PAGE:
Orman has received massive image support from former FDIC chair Sheila Bair and former General Electric CEO Jack Welch and his wife Suzy, who nominated Orman to be named to Time magazine’s list of the one hundred most influential people in the world. Orman has recently been playing kitchee koo with Secretary of Labor Perez, who specifically added a disclaimer into his 2016 financial ruling, stating that Suze Orman is—by name—exempt from his new regulations requiring financial advisors to give advice that is in the best interest of their clients. Orman’s scams have been eagerly hosted by top-notch journalists on nearly every television station, and as you’ll see in our film, she and Senator Elizabeth Warren “like each other, giggle, giggle.” Watching Orman’s shenanigans with Warren was especially disappointing for me and many who have viewed our film.
Most of the information I present comes from research on media and social media. I have done my best to only present as fact what is supported with documentation, and welcome notification of any inaccurate information that may have slipped through, so we can make corrections as needed.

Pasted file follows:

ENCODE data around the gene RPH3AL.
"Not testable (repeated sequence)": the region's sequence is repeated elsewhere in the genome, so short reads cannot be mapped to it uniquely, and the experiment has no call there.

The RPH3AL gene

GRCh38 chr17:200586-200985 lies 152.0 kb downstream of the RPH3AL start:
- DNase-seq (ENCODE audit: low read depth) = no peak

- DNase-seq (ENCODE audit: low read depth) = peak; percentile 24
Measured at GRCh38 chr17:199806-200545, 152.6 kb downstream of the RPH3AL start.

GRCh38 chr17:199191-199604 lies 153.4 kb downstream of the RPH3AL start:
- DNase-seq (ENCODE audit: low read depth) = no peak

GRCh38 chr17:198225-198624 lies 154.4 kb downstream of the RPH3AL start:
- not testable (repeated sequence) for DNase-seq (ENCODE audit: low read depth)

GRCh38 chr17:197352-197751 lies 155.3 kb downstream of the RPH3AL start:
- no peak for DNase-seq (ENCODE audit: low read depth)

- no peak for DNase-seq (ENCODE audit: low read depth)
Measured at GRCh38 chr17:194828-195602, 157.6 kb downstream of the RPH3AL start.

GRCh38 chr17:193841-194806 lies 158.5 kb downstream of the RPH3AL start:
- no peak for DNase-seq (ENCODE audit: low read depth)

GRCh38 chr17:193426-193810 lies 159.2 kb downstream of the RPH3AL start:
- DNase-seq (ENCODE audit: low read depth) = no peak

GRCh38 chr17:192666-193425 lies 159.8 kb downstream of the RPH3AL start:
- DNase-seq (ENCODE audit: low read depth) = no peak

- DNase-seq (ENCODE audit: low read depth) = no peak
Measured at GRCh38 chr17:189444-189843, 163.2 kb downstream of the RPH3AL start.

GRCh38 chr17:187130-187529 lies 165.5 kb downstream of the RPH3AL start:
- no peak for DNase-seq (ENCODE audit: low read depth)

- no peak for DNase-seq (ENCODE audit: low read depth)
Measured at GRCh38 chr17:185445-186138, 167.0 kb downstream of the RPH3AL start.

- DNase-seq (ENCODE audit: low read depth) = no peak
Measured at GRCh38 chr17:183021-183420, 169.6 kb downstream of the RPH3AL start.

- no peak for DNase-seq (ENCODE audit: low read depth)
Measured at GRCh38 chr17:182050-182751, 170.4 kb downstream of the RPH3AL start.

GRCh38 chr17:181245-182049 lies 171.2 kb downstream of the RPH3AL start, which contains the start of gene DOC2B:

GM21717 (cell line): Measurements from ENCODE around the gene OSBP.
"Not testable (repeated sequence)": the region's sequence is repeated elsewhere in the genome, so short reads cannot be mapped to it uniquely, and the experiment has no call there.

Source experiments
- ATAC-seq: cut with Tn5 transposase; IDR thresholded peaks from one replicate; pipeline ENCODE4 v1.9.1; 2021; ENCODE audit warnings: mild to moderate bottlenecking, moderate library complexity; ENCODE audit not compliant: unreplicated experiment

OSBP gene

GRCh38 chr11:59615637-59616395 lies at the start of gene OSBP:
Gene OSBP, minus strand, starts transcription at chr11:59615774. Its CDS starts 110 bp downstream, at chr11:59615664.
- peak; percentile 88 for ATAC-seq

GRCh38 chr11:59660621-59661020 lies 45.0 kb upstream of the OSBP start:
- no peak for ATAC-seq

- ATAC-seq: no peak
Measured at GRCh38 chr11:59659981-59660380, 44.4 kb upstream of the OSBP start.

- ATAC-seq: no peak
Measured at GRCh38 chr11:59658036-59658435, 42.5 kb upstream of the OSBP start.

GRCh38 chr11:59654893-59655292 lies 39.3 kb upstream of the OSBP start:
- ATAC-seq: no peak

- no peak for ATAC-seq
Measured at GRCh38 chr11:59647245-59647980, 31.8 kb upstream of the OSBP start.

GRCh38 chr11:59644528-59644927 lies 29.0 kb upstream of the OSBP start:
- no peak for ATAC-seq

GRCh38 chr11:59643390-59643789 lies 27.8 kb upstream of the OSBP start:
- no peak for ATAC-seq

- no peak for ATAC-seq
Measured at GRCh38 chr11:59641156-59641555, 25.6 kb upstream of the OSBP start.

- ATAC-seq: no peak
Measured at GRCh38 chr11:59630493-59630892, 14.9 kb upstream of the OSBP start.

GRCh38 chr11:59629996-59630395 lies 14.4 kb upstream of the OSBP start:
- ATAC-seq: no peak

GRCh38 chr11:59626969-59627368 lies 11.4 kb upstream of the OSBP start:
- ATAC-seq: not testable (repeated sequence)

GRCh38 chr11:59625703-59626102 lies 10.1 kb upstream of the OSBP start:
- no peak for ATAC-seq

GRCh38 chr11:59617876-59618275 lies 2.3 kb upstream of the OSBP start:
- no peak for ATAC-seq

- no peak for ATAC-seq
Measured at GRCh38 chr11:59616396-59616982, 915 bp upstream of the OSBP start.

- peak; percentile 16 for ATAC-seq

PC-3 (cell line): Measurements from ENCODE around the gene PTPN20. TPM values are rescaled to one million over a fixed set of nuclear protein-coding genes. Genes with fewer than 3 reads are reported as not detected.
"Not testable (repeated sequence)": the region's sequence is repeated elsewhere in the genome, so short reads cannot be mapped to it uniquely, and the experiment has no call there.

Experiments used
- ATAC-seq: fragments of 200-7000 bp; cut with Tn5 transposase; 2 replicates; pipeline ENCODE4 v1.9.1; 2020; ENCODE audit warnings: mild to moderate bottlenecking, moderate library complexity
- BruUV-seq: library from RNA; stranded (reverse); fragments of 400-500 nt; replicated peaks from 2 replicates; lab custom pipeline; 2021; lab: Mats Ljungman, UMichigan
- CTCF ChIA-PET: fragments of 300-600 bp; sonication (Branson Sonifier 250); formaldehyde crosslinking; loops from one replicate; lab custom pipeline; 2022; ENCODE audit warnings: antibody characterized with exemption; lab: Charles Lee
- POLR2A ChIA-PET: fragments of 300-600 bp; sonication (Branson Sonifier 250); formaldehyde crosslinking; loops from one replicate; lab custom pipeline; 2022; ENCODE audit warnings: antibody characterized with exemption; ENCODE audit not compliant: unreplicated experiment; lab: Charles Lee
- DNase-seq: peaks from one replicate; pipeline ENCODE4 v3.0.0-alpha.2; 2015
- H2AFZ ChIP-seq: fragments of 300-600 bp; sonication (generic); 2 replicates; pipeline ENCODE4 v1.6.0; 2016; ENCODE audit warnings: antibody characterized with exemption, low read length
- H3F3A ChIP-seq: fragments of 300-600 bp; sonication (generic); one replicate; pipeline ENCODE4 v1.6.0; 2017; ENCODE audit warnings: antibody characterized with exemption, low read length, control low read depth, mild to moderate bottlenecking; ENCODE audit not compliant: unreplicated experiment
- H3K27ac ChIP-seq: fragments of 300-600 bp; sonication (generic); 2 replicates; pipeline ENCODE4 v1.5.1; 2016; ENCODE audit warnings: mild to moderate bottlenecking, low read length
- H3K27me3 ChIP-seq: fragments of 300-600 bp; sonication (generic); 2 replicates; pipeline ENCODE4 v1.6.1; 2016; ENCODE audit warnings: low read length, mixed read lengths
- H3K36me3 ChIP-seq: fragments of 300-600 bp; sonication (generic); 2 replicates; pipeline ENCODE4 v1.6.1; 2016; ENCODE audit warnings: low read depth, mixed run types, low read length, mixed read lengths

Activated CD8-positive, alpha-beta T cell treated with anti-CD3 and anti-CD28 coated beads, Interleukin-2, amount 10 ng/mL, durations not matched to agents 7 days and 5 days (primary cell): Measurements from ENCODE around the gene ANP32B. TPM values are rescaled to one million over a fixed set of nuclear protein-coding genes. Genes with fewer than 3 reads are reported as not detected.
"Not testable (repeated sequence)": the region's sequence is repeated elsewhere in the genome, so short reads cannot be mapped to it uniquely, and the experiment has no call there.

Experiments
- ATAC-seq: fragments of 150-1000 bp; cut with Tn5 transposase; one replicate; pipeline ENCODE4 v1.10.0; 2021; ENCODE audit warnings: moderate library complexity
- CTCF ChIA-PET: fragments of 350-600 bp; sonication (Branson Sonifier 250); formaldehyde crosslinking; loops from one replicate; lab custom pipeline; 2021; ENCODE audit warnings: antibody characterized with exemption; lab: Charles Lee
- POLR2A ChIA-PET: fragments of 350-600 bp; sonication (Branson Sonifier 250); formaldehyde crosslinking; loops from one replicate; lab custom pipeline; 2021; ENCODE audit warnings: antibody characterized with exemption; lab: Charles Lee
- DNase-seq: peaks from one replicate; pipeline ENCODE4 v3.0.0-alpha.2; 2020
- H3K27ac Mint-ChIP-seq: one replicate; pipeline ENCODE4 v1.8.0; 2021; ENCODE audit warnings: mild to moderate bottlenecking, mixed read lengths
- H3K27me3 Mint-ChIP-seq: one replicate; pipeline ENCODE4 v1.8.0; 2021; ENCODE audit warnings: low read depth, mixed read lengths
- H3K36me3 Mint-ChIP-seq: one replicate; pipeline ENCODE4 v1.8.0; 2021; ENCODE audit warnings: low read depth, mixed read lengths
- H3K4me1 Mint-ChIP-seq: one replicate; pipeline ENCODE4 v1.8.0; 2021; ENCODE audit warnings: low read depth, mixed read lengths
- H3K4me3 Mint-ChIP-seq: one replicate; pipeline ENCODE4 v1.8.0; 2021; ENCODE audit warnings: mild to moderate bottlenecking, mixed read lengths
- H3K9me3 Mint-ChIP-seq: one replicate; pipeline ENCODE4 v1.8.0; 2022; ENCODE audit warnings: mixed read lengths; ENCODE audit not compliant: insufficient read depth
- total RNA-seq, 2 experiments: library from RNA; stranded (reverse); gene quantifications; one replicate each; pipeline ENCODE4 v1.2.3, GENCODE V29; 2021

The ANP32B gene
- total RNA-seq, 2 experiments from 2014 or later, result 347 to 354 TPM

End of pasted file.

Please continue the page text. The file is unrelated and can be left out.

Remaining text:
Who this book and film are for
This book and film are for all the people who have been defrauded into thinking that Suze Orman was a trustworthy financial expert, including those who were convinced by Oprah and far too many journalists to give Orman their trust, and often their money.
This book and film are also intended for the many who could easily see that Suze Orman was a scammer and had enough sense to turn the channel whenever she came on. When these perceptive folks turned away from Orman’s bad energy and dishonest demeanor, they didn’t see how much public influence this obvious scammer had amassed, and how much damage her schemes were causing to others who were not savvy enough to avoid getting caught in her widely endorsed net of scams.
I would also like to ask for some explanation from those entrusted journalists and politicians who have enthusiastically hosted and pushed Orman’s con games for all these years. We may not be able to unravel and stop all the corruption in today’s world, but this logjam could be stopped as easily as not giving Orman and her cabal any more exposure or power.